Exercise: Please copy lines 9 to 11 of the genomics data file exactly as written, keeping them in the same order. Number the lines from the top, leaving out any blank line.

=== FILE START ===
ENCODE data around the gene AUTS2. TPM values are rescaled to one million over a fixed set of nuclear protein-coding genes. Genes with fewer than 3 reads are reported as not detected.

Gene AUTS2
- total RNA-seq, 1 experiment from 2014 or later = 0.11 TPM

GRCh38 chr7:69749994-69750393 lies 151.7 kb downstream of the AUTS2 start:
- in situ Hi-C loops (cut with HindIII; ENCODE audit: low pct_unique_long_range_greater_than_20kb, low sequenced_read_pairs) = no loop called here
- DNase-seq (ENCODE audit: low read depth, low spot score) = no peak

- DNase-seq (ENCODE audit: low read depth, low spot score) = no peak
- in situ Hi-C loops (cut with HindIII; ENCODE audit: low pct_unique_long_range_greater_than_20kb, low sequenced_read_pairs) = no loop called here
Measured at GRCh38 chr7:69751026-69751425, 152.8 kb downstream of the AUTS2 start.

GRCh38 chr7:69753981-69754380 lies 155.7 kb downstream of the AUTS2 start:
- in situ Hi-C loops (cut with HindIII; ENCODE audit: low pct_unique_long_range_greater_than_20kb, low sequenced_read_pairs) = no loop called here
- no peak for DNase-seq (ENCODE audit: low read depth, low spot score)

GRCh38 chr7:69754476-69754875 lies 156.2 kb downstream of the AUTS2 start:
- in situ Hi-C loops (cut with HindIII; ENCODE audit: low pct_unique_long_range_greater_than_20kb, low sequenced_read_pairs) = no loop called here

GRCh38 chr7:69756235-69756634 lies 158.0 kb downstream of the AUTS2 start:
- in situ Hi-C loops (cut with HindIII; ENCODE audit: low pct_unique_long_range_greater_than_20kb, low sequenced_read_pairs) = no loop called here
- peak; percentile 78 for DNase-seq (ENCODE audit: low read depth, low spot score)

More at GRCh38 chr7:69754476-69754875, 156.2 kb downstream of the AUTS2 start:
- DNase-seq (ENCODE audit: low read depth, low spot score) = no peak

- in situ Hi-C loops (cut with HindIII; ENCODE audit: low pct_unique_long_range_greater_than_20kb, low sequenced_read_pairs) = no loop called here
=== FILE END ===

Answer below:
Measured at GRCh38 chr7:69751026-69751425, 152.8 kb downstream of the AUTS2 start.

GRCh38 chr7:69753981-69754380 lies 155.7 kb downstream of the AUTS2 start:
- in situ Hi-C loops (cut with HindIII; ENCODE audit: low pct_unique_long_range_greater_than_20kb, low sequenced_read_pairs) = no loop called here